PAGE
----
Southeast Missouri State University is pleased to announce a new career pathway created in partnership with the University of Missouri (UM) School of Law that will save students one year of undergraduate tuition and give them a head start on achieving their career goals in the legal profession.
The Three-Three J.D. Program will be effective with the start of the fall 2021 semester and be open to Southeast students of all majors. Participating students will complete their major and general education requirements in three years and will then enter the University of Missouri School of Law during what would have been their senior year at Southeast. This program provides students the opportunity to complete their first year of law school while completing credit hours that will transfer back to Southeast to complete their upper division requirements for their undergraduate degree.
At the completion of their first year of law school, students will be awarded a bachelors degree from Southeast. Instead of taking seven years to complete both degrees, students should be able to complete both in six years.
Our leadership team and faculty are always looking for ways to meet the needs of our students, said Southeast President Dr. Carlos Vargas. This partnership is another way our team is accelerating the career trajectory of our students, providing them with academic and financial benefits.
This is a tremendous opportunity for our students who are looking to pursue a law degree at a top school in the state of Missouri, added Dr. Mike Godard, Southeast provost, whose team spearheaded this collaborative approach. We are grateful for this partnership with the University of Missouri and the accelerated pathway that this will provide for some of our Southeast students.
Undergraduates wishing to get a head start on their legal education through this program must have a 3.5 GPA and must earn satisfactory marks on the LSAT after the second year of their three-year undergraduate program.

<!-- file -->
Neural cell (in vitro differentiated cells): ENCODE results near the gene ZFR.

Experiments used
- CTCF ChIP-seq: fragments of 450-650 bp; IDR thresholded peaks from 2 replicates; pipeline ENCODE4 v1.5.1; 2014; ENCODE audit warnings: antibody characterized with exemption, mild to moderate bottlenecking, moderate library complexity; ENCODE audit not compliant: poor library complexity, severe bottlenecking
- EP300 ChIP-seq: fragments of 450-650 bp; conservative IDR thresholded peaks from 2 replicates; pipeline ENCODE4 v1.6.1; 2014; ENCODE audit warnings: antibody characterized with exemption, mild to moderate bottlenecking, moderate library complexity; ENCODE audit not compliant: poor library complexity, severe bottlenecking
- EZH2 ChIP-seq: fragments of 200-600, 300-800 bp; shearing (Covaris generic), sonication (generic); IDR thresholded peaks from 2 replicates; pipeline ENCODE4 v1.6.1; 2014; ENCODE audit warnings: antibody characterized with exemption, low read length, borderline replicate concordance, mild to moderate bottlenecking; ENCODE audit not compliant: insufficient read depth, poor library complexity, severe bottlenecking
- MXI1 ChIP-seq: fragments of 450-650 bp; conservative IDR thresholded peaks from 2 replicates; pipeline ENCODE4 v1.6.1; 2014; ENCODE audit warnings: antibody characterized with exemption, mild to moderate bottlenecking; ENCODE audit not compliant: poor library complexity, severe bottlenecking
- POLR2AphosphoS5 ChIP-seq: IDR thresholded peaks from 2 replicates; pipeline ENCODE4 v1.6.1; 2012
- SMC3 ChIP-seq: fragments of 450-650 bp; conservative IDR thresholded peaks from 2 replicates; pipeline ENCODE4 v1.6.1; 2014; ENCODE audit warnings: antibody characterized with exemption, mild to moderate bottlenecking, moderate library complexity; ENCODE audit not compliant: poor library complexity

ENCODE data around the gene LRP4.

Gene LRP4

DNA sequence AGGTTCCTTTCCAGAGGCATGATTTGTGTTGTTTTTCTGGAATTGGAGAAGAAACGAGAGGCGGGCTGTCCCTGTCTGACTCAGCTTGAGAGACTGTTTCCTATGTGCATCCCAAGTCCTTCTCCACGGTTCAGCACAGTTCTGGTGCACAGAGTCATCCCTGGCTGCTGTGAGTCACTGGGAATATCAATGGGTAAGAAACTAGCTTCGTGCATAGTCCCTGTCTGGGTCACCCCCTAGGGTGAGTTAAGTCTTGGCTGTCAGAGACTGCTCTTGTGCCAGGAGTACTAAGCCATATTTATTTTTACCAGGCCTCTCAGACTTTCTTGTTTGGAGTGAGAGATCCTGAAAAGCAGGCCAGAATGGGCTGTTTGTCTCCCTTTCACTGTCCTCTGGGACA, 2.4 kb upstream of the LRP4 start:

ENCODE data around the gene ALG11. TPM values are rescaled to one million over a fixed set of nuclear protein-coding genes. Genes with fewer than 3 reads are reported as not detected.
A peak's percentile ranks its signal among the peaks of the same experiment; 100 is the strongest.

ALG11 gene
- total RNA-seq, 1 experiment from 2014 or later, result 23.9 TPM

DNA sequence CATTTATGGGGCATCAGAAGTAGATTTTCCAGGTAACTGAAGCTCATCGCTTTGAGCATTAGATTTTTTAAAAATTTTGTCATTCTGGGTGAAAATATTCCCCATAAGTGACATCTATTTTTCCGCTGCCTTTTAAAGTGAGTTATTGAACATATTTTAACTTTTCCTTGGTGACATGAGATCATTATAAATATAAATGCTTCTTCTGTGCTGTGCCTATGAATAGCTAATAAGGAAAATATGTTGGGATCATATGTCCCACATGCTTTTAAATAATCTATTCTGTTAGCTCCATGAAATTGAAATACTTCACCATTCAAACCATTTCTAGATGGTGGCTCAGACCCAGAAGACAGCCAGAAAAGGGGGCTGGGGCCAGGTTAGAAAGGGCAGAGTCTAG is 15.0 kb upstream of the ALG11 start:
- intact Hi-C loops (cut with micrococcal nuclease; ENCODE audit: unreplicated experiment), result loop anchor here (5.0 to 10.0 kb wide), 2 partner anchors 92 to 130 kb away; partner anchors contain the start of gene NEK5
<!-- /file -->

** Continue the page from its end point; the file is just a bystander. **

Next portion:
Many of our students hope to return to their communities to practice law once they complete their education, said Dr. Laura Hatcher, associate professor of political science at Southeast. Given that there is a dearth of lawyers in rural areas, and that there is always room for lawyers in fields of law that serve underrepresented groups, its especially important that students make their way through their education and into their careers as quickly as they can and they need to do it on a budget.
In addition to the new partnership, Hatcher said Southeast has also developed a strong relationship with the federal district court in Cape Girardeau.
Its an exciting time at Southeast for students who want to study law, Hatcher said. Four of Southeasts students from the College of Humanities and Social Sciences were able to attend the Justice Fellowship Program that the federal judges organized last summer.
Hatcher said the Eastern District of the Missouri Court of Appeals has held its Southern Division docket hearings at Southeast, and judges have been available to offer advice and guidance to students.
In addition, this fall the Dr. William F. Ansberry Pre-Law Scholarship was established through the Southeast Missouri University Foundation. The endowed scholarship will be awarded to students who are interested in pre-law and attain a B or higher in Southeasts Constitutional Law: Civil Rights and Civil Liberties course.The Department of Political Science, Philosophy and Religion Scholarship Committee will select the recipients.
Through its Law, Politics, and Society Club, Southeast also offers students opportunities to meet lawyers, judges and scholars who, this year, came to campus in person or via Zoom, to discuss voting rights, elections, careers in criminal defense and civil litigation and constitutional law issues.
All of this builds on the already existing programs, minors and certificates the University offers that can help students prepare for law school, Godard said.